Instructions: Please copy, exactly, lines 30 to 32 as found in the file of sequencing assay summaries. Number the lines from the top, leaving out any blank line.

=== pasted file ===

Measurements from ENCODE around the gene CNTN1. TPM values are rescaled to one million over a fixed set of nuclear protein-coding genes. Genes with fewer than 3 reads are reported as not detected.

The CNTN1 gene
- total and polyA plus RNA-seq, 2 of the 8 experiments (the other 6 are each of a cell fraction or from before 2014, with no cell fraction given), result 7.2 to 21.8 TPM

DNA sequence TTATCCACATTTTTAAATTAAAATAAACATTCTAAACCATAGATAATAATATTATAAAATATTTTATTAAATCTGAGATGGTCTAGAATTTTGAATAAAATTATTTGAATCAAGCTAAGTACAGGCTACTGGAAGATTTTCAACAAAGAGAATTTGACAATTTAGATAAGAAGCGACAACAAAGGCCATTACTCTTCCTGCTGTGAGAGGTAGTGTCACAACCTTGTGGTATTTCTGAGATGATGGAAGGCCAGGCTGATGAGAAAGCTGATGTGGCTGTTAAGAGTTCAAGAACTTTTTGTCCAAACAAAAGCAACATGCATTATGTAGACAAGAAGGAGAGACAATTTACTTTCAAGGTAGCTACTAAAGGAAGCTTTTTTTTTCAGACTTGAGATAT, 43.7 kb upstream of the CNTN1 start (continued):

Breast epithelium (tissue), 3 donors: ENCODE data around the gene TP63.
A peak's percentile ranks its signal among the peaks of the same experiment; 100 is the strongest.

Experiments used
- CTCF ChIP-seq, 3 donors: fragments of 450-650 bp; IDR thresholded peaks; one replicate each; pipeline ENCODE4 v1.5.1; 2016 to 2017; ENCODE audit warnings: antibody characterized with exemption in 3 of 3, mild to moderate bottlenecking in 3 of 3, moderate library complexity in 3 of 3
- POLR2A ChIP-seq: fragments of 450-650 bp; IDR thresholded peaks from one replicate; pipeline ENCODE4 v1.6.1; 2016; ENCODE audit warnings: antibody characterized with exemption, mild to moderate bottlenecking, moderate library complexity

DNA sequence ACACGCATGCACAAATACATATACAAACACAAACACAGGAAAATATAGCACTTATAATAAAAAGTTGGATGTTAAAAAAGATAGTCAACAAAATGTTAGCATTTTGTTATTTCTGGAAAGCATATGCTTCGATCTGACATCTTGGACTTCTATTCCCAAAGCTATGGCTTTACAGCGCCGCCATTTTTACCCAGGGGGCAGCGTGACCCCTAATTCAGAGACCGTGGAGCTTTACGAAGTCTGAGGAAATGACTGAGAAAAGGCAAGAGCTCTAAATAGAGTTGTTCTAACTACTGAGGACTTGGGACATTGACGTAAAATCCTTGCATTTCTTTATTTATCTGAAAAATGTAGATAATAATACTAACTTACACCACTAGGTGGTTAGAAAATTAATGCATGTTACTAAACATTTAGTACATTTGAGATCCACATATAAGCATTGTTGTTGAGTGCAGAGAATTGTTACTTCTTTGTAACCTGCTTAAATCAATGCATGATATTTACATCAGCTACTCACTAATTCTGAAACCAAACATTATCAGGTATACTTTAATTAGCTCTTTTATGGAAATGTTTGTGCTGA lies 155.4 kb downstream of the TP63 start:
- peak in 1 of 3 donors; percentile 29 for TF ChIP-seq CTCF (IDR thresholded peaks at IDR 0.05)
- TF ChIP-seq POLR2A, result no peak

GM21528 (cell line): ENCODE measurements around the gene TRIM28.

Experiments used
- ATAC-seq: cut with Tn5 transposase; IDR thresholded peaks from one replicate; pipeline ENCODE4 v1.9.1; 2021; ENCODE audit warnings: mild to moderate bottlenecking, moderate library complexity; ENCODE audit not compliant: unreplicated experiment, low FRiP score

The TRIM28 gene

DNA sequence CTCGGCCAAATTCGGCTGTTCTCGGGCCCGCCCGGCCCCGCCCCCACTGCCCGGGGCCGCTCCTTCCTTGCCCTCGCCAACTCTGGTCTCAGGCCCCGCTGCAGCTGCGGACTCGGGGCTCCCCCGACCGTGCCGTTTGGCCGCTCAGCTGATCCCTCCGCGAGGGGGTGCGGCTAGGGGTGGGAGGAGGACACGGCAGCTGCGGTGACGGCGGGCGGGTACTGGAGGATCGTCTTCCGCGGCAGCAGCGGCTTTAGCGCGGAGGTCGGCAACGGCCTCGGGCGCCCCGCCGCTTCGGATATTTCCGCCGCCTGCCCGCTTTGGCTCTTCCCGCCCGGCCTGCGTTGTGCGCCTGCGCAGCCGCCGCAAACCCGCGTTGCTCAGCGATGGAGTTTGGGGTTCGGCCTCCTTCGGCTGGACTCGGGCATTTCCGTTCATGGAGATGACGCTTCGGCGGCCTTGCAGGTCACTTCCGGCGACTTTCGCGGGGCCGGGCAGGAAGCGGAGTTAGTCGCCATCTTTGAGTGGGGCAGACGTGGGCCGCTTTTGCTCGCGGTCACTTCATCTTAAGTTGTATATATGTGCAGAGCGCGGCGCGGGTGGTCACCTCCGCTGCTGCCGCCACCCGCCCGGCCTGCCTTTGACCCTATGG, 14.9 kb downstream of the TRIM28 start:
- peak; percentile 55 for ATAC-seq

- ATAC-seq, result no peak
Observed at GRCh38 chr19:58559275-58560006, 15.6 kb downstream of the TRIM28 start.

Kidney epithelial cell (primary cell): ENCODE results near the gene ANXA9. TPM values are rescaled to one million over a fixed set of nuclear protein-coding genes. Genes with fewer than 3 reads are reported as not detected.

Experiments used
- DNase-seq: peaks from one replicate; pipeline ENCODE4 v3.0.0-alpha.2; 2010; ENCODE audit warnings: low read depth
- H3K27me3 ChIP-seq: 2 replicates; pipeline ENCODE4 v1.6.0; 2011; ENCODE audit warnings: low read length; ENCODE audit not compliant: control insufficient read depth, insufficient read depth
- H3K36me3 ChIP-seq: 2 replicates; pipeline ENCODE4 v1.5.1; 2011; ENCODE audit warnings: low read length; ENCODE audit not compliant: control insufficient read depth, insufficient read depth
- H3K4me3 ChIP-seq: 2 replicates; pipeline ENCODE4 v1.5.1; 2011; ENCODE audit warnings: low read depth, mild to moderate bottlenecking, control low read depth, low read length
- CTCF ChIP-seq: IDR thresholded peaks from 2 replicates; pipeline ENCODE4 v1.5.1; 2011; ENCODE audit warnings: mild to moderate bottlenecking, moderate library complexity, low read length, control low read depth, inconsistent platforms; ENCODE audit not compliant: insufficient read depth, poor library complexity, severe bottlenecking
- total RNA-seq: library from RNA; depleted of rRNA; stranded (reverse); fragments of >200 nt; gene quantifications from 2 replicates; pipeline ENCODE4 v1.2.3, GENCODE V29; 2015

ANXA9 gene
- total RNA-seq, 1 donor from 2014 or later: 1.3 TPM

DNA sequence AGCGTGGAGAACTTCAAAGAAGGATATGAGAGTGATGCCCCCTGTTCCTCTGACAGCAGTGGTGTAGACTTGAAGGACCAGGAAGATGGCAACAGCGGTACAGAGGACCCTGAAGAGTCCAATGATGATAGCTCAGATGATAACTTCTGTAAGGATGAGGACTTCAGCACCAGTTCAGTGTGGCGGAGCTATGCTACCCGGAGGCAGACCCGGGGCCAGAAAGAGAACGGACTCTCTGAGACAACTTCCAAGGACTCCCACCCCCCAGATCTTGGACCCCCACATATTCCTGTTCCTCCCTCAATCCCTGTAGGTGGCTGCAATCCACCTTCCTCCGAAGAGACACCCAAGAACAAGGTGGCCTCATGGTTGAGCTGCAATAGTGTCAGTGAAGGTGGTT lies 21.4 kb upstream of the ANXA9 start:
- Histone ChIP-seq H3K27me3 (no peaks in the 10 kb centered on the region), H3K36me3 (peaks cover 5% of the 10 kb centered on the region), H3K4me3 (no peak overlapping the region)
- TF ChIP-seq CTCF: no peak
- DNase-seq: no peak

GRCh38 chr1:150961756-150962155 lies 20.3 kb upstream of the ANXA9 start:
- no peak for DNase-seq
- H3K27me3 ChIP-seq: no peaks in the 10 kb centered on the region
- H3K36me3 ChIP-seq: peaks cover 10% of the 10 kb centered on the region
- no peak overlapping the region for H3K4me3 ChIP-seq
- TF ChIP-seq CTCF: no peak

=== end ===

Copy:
- total RNA-seq, 1 donor from 2014 or later: 1.3 TPM

DNA sequence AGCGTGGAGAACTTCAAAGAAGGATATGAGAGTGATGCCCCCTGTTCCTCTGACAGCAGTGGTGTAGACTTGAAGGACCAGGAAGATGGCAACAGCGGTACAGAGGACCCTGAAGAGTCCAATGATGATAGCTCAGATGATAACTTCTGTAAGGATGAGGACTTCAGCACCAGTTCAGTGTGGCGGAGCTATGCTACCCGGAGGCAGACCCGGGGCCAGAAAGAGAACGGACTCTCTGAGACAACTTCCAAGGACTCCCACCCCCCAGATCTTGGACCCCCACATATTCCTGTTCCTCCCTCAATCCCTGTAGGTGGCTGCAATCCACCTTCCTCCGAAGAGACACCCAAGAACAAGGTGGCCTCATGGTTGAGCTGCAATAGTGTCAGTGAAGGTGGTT lies 21.4 kb upstream of the ANXA9 start:
- Histone ChIP-seq H3K27me3 (no peaks in the 10 kb centered on the region), H3K36me3 (peaks cover 5% of the 10 kb centered on the region), H3K4me3 (no peak overlapping the region)